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Berra misses Old-Timers' Day after falling near home

Former New York Yankees great Yogi Berra remarks

Former New York Yankees great Yogi Berra remarks about the passing of Yankees owner George Steinbrenner from his museum in Montclair, N.J. Tuesday, July 13, 2010. George Steinbrenner, who rebuilt the New York Yankees into a sports empire with a mix of bluster and big bucks that polarized fans all across America, died Tuesday, in Tampa, Fla. (AP Photo/Rich Schultz) Photo Credit: AP Photo/Rich Schultz

It got late early out there at Yankee Stadium for the favorite son who was supposed to have been announced last. Yogi Berra missed Old-Timers' Day because he was recovering from a fall Friday night.

A statement from his family said, "Yogi fell down last night near our house and suffered some bruises. He is now recovering at home. He is extremely disappointed he is unable to participate in today's Old-Timers ceremonies and see so many of his friends. He appreciates all the well-wishes and hopes to be up and about very soon.''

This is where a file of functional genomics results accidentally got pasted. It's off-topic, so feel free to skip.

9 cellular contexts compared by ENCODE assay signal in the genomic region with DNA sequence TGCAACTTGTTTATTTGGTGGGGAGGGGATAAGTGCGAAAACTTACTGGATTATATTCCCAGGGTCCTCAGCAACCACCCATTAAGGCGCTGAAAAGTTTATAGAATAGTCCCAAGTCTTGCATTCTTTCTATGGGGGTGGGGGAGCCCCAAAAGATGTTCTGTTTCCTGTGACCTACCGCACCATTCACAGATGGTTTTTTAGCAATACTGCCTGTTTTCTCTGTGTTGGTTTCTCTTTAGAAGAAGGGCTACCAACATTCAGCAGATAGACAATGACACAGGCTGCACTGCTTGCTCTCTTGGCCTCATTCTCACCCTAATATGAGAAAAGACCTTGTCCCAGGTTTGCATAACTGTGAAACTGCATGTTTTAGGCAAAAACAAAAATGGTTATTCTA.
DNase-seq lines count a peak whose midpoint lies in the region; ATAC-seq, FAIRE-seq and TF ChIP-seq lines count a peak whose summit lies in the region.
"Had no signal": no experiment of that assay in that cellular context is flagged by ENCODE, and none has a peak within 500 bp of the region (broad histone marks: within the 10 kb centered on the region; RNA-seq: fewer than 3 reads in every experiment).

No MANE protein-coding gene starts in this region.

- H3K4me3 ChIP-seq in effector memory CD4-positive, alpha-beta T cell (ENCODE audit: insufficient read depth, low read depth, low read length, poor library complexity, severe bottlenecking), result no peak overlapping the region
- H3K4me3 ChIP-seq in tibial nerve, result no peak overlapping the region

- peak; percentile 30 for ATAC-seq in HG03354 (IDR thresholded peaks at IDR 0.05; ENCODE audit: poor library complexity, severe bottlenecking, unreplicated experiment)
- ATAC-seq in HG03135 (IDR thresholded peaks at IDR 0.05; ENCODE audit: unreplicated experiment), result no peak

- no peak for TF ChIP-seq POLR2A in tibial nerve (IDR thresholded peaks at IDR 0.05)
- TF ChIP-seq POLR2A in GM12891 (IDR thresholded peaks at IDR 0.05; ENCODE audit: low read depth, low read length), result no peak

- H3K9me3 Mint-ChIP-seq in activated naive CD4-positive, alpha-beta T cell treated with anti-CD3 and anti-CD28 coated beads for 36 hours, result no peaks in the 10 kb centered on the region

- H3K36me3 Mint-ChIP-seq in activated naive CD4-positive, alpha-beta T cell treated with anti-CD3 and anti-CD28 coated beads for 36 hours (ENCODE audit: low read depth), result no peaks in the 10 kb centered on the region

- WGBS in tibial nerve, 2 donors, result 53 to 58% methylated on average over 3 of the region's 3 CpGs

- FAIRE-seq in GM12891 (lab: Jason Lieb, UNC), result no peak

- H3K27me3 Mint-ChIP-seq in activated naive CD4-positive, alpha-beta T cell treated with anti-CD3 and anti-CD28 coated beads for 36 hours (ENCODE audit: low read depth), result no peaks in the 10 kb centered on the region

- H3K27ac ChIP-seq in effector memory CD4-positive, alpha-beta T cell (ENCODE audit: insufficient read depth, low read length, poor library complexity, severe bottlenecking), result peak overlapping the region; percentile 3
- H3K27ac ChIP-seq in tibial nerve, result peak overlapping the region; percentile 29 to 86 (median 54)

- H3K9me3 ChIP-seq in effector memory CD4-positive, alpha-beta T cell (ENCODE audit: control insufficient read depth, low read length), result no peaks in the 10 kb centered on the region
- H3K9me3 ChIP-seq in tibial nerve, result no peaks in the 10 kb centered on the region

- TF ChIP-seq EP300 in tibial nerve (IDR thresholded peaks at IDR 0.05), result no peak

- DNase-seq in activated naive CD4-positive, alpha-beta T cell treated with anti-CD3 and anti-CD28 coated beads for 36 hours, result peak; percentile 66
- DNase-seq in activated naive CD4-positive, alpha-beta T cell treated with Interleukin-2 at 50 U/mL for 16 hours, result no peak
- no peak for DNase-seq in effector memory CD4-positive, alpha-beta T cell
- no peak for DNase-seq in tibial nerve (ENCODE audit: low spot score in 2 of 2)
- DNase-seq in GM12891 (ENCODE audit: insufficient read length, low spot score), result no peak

In recent years, Berra, 85, has ascended to the honor spot in the Old-Timers introductions once held by Joe DiMaggio and Mickey Mantle - that of the final former Yankee introduced. As it was, Whitey Ford was the final player introduced, referred to as the "greatest pitcher in Yankees history."

The Hall of Fame catcher and former manager is beloved for his stellar career, his performance in big games and his blunt manner of speaking, which produced such aphorisms as "It ain't over 'til it's over" and "it gets late early out there." The Yankees saluted him with a video during the Old-Timers ceremony and with a sign on the video screen - "We Miss You Yogi" - in the third inning of the Yankees-Rays game.

One of his former teammates, star reliever Luis Arroyo, suffered a heart attack during a cruise for the alumni Friday night and also missed Old-Timers' Day. The club did not release details on his condition or the hospital in which he is being treated.

There was no formal tribute to George Steinbrenner. The Yankees have said a public memorial service will be held soon. It will be hard for the organization to come up with a symbolic gesture to match those for which Steinbrenner was famous - such as leaving the spot empty behind home plate before the first game after the 1979 death of catcher Thurman Munson.

"I certainly can't think for George; he was way beyond me," said Munson's widow, Diana, who was among the honorees. "He loved the tradition, the history. That's what the Yankees are all about." As for the pregame gesture to honor her husband, she said, "It was perfect. It really was."

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